· Experience adverse financial consequences as a result of being quarantined, furloughed, being laid off, or having work hours reduced because of the disease

· Unable to work because they lack childcare as a result of the disease

· Business owners that have had to close or reduce operations because of the disease (including reduced operations because of a government-mandated closing)

Retirement Plan Distributions

For people meeting the preceding criteria, distributions from retirement plans are allowed up to $100,000 total, without early withdrawal penalties. Additionally, income taxes on these distributions can be spread out over a 3-year window. For people experiencing job loss or lower incomes in 2020, it likely makes sense to pay all the taxes now. However, because of the 3-year window, this also means that the distribution can be rolled back into the account and no taxes would be owed. These distributions are also not subject to the normal mandatory withholding requirements (employer-sponsored plans only).

Retirement Plan Loans

Likewise, 401(k) and 403(b) loan provisions have been expanded. Normally, retirement plan limits are 50% of the account balance up to $50,000. Now, balances can be tapped to the tune of $100,000 – up to 100% of the account value! Payments can also be delayed for up to one year. Given the current rate environment, which is very low, this is an attractive option for families needing an additional cash infusion in 2020.

Mortgage Relief

While relief from mortgage payments is not included in the CARES Act, Fannie Mae and Freddie Mac have stated they will allow for some reprieve from payments for those persons impacted in 2020. Specifically, borrowers can request a forbearance from their current loan provider (assuming their loan is backed by Fannie or Freddie). Other agencies may allow similar provisions but ultimately, success here depends largely on the company servicing the loan. The bottom line: contact your loan provider to see what options are available to you.

Student Loan Relief

Student loans are more clear: Federal student loan payments are suspended until September 30, 2020 and no interest will accrue on this debt. While required payments are suspended, voluntary payments are not. This means that if you have an automatic payment set up – it will continue unless you stop it!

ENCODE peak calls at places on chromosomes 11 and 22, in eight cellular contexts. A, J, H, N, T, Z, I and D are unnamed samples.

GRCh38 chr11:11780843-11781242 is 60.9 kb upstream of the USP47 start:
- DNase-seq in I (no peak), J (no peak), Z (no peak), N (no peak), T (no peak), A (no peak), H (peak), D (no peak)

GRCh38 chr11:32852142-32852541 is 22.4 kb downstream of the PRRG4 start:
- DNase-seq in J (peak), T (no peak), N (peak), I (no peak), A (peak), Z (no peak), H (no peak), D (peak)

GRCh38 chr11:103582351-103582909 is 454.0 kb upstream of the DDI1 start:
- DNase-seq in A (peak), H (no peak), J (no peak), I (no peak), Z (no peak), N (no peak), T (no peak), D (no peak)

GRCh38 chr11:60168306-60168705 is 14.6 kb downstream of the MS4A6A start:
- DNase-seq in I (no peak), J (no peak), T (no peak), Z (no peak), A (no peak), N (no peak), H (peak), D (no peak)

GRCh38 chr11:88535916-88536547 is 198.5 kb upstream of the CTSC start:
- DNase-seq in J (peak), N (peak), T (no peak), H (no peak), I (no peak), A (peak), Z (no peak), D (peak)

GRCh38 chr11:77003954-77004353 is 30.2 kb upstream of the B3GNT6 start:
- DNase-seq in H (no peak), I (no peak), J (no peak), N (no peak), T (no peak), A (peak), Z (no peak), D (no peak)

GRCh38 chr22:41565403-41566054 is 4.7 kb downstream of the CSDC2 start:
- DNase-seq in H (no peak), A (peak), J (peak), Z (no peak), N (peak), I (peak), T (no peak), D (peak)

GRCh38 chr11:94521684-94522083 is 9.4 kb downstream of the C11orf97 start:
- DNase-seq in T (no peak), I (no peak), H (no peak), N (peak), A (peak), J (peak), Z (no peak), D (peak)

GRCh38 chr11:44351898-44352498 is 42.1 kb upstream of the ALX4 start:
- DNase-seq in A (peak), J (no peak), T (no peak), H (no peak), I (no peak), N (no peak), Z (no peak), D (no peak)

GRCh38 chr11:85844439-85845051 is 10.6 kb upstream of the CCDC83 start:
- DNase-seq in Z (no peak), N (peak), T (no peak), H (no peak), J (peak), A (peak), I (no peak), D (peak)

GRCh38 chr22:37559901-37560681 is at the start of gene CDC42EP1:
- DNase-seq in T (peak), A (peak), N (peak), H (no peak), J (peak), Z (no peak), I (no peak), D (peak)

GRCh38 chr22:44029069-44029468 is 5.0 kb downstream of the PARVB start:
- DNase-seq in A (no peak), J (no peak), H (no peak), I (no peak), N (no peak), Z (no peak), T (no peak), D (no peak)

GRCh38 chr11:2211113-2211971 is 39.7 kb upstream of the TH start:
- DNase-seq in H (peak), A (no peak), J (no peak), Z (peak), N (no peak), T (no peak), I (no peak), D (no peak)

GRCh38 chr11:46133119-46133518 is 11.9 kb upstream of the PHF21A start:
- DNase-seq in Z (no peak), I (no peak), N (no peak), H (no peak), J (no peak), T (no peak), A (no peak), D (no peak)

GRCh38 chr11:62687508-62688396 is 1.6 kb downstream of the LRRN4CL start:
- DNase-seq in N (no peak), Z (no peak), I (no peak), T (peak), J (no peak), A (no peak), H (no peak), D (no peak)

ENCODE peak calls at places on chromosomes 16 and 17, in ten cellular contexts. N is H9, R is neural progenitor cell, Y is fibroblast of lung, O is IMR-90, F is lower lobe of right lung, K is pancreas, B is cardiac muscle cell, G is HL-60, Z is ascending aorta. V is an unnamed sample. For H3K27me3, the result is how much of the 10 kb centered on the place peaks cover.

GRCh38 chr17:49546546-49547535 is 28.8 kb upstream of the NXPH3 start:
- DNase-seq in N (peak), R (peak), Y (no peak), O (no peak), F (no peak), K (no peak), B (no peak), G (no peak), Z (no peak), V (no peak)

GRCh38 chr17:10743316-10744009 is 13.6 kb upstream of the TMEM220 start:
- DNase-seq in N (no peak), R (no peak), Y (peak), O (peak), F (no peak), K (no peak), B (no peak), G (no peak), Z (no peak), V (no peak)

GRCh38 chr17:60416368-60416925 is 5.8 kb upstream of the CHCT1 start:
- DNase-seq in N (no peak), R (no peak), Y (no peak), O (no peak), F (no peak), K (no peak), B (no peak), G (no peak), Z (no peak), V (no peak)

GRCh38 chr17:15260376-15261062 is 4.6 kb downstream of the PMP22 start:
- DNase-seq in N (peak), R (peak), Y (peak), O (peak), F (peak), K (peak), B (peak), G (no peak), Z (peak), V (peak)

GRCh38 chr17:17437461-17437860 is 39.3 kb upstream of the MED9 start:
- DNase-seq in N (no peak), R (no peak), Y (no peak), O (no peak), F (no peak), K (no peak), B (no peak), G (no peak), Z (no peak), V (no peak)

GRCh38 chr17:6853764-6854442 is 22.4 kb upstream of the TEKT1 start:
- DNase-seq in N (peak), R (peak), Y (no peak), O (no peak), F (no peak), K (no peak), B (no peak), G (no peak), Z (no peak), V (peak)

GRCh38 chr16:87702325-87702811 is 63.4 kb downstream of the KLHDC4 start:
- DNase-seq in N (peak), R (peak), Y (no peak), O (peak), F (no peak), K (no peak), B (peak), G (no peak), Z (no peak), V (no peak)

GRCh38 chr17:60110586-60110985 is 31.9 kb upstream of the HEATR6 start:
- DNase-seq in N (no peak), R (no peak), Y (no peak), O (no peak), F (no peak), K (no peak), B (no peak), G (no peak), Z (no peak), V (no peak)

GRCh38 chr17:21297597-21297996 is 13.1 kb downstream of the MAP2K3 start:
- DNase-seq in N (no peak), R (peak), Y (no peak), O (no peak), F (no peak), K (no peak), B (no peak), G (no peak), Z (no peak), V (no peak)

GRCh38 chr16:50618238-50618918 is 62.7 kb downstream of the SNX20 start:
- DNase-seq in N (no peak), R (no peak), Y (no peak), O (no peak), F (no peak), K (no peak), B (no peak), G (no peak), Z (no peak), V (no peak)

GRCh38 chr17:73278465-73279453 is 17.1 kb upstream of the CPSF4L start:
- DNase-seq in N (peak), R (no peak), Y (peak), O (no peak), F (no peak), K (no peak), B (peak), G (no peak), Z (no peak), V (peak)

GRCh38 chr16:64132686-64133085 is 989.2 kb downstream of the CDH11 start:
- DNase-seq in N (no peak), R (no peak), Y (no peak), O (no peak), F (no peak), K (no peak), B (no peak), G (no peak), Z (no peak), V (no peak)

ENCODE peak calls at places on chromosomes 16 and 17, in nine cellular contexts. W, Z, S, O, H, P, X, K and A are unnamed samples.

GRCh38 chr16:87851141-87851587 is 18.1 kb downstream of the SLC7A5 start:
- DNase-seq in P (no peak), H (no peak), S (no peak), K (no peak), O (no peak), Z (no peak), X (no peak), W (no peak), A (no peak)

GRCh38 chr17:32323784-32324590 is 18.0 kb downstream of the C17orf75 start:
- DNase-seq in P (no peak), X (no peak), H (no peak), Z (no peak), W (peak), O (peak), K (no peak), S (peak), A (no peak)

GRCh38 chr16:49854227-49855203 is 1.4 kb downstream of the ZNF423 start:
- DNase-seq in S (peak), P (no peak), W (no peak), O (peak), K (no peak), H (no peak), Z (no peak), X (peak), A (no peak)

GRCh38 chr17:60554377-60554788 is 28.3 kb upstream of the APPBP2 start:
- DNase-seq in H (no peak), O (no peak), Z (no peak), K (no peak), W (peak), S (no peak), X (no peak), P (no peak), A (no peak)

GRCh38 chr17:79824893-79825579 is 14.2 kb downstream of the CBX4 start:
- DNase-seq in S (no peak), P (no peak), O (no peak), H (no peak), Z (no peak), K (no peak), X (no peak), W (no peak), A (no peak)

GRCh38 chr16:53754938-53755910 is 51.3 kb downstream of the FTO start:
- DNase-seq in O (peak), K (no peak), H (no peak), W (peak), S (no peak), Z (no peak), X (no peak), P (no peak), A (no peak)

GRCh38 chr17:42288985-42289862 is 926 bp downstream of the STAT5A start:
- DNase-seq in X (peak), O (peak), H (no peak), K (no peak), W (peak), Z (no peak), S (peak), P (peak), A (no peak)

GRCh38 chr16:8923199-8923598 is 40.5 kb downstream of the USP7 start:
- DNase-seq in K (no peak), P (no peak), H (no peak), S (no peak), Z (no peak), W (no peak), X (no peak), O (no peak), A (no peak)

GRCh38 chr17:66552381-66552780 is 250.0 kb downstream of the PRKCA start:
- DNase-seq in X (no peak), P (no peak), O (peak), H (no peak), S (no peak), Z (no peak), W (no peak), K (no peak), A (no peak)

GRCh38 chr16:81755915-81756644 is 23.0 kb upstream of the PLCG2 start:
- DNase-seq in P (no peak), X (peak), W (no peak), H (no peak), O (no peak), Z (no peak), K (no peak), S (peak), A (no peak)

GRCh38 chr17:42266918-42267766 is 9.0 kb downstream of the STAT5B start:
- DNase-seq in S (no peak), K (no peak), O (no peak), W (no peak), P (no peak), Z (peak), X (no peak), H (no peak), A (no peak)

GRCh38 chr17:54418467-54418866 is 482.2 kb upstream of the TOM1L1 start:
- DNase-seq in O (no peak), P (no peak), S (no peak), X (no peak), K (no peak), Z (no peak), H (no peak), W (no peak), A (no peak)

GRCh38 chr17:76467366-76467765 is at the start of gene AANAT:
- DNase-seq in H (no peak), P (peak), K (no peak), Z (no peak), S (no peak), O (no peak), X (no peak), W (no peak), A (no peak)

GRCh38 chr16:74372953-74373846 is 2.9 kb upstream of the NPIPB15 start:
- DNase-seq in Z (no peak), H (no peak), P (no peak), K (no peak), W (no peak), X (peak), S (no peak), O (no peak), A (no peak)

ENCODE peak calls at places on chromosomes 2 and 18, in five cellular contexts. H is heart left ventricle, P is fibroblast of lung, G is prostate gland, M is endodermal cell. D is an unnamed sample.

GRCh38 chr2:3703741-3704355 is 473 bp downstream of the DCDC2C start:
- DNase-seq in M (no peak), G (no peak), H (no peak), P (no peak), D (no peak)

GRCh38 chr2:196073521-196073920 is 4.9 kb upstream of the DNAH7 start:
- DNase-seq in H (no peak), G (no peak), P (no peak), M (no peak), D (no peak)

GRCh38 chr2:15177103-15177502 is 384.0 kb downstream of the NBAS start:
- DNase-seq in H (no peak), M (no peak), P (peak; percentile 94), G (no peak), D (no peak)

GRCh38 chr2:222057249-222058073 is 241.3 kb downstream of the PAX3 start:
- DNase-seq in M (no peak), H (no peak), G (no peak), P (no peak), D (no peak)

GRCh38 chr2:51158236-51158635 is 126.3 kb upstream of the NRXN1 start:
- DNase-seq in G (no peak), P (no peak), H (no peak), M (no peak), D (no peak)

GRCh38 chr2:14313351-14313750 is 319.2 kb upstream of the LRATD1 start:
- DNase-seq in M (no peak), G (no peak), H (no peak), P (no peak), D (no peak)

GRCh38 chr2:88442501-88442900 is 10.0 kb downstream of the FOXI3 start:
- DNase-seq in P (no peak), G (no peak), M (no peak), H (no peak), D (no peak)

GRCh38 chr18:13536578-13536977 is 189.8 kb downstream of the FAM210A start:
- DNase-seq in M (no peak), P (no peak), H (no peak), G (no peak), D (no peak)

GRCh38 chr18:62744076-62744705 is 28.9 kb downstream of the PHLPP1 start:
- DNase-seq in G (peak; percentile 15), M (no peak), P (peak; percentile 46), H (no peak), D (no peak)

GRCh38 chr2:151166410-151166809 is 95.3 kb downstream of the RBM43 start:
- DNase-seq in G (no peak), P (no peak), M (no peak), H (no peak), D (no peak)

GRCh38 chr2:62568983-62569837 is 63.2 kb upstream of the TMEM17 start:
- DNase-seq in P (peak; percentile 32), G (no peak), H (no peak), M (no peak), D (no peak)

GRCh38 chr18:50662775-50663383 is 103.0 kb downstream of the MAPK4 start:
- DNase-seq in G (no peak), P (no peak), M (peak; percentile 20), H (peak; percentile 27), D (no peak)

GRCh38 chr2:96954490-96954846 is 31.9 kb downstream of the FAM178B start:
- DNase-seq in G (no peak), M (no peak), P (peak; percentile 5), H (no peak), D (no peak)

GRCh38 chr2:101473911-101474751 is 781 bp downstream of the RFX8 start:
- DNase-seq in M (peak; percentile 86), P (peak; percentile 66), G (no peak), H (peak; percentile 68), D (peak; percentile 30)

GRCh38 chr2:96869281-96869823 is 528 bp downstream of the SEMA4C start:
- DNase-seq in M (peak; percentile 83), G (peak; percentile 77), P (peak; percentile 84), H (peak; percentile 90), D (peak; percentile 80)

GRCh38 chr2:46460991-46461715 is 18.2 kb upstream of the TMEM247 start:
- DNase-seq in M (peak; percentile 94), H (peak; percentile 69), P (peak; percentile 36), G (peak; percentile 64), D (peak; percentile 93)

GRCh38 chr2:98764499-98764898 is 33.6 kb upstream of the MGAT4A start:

For anyone that is currently working under a debt forgiveness program, even though payments are suspended, these months will continue to count toward your forgiveness program. Choosing to cancel payments to student loans will depend largely on financial stability, cash flows, and goals. However, if you are part of a debt forgiveness program, the choice is clear: stop your payments! Your goal is to ultimately have the balance of your loan forgiven, so paying it down during an interest free period is pointless. Remember though, you will need to turn your payments back on at the end of the period.

RMDs (Required Minimum Distributions) waived

For retirees, the Government has wisely allowed for the suspension of RMDs in 2020. Maybe more than any other question I have been asked is “Why did the government suspend RMDs?” The answer is fairly

simple. RMDs are calculated off the prior year’s December 31st account balance. For most people that number is substantially higher than their account value today. Essentially, in 2020, an RMD would be a larger (than normal) percentage of an account’s value, forcing seniors to liquidate investments at the bottom of the market! Interestingly, the rule also allows for the suspension of an RMD already taken in 2020!

The exception here is inherited IRA accounts. If you are an owner of an inherited IRA and have not taken an RMD this year, you are in luck. Unfortunately, if you have already taken your RMD, there is not provision to put it back.

Traditional IRA RMDs can be returned to the account via the 60-day rollover provision (unless, of course, you’ve taken a 60-day rollover in the last 12 months).

Minor Additions:

· A new $300 above-the-line deduction for charitable contributions (for people that don’t itemize)

· Medicare beneficiaries will be eligible to receive the COVID-19 vaccine (when available) at no cost

· Medicare Part D recipients can request a 90-day supply of medication

· Medicare will cover Telehealth services

· HSA accounts can be used for menstrual care products, as well as over-the-counter medication

· The AGI limit for charitable contributions has been temporarily increased to 100% (if charitable contributions exceed 2020 income, the excess can be carried forward for 5 years)

This commentary on this website reflects the personal opinions, viewpoints and analyses of the Gainplan LLC employees providing such comments, and should not be regarded as a description of advisory services provided by Gainplan LLC or performance returns of any Gainplan LLC Investments client. The views reflected in the commentary are subject to change at any time without notice. Nothing on this website constitutes investment advice, performance data or any recommendation that any particular security, portfolio of securities, transaction or investment strategy is suitable for any specific person. Any mention of a particular security and related performance data is not a recommendation to buy or sell that security. Gainplan LLC manages its clients’ accounts using a variety of investment techniques and strategies, which are not necessarily discussed in the commentary. Investments in securities involve the risk of loss. Past performance is no guarantee of future results.